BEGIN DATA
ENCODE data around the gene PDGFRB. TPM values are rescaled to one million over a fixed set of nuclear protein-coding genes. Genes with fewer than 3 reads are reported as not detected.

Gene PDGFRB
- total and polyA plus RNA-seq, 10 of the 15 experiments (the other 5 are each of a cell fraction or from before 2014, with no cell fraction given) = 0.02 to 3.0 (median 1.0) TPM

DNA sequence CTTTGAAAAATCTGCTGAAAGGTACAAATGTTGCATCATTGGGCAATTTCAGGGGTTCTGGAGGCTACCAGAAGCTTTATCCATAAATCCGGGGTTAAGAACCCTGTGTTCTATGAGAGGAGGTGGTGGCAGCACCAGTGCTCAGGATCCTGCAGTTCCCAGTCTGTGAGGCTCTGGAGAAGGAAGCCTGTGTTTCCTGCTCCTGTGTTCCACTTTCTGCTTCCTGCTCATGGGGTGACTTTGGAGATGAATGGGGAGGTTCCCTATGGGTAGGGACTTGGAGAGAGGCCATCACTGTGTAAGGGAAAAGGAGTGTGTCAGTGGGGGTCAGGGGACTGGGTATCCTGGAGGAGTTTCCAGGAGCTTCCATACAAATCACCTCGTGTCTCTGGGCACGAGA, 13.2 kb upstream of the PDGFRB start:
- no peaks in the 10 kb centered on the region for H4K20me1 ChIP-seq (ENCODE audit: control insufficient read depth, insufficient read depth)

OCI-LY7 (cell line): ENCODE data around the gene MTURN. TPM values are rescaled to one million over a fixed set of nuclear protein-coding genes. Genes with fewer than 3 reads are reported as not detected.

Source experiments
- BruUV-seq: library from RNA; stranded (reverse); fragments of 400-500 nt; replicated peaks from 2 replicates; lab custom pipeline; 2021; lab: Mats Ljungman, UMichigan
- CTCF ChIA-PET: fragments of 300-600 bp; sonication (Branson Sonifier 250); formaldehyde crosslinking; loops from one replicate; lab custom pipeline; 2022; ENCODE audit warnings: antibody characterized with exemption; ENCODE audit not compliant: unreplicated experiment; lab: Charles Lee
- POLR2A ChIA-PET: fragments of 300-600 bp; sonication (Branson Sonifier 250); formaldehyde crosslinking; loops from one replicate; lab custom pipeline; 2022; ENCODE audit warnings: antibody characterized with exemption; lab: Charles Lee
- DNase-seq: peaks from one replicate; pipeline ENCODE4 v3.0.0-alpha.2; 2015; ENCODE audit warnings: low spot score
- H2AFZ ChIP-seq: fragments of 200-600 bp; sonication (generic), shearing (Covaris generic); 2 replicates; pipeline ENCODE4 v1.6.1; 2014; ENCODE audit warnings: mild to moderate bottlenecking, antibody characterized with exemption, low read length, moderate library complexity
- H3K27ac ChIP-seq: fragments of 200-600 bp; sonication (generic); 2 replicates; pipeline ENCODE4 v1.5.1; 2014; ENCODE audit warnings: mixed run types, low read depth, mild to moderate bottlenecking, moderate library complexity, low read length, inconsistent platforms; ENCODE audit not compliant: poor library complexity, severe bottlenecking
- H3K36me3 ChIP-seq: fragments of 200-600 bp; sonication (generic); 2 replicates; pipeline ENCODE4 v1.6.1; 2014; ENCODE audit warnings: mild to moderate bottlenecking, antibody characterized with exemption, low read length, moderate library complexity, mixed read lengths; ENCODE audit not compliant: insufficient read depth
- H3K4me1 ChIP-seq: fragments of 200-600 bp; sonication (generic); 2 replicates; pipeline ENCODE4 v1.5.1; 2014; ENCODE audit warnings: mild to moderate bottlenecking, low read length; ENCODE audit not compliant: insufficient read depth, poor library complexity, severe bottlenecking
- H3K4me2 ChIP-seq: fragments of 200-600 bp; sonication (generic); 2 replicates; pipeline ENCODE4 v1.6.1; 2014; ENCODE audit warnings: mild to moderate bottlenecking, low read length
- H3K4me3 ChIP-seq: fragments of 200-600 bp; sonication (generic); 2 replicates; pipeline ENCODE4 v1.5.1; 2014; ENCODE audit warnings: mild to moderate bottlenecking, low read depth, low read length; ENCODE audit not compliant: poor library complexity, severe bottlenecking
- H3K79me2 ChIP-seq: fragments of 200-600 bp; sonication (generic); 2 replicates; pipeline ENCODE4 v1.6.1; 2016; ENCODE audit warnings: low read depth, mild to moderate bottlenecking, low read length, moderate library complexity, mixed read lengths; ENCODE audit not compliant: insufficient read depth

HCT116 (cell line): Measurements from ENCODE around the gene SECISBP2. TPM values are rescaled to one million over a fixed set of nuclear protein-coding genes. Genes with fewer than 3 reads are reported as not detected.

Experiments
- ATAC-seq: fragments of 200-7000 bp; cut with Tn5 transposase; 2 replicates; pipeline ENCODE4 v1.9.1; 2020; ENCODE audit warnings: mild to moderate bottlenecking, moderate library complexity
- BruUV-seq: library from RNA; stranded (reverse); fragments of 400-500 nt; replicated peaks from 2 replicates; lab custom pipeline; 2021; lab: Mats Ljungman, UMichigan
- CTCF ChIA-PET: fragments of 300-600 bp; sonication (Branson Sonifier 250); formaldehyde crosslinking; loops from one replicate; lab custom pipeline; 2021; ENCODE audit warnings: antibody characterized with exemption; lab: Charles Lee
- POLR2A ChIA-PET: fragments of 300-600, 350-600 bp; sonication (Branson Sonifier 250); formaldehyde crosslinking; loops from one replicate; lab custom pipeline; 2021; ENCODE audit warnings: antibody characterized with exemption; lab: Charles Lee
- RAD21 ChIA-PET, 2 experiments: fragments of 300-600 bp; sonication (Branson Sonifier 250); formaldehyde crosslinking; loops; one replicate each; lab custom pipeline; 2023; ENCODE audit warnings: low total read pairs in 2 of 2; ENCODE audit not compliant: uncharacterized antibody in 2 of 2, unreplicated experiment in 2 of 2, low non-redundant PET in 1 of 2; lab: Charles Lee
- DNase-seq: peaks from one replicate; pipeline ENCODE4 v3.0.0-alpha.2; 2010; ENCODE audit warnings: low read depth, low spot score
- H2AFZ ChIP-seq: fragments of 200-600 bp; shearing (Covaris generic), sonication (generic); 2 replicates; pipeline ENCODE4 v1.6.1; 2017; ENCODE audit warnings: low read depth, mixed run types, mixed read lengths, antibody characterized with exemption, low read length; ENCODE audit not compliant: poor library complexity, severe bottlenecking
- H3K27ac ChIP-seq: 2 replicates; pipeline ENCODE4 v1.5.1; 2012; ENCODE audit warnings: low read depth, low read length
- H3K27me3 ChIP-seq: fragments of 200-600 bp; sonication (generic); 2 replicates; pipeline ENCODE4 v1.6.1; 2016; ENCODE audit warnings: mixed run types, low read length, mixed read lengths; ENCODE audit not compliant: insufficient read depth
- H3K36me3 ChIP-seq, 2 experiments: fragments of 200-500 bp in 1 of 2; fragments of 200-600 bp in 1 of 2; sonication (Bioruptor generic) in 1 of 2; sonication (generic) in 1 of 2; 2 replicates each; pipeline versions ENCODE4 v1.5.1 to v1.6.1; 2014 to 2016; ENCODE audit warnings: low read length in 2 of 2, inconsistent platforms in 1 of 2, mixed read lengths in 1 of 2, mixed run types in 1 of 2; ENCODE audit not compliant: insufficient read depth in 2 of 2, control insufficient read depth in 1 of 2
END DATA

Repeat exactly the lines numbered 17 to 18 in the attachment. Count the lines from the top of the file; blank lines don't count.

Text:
- H3K4me3 ChIP-seq: fragments of 200-600 bp; sonication (generic); 2 replicates; pipeline ENCODE4 v1.5.1; 2014; ENCODE audit warnings: mild to moderate bottlenecking, low read depth, low read length; ENCODE audit not compliant: poor library complexity, severe bottlenecking
- H3K79me2 ChIP-seq: fragments of 200-600 bp; sonication (generic); 2 replicates; pipeline ENCODE4 v1.6.1; 2016; ENCODE audit warnings: low read depth, mild to moderate bottlenecking, low read length, moderate library complexity, mixed read lengths; ENCODE audit not compliant: insufficient read depth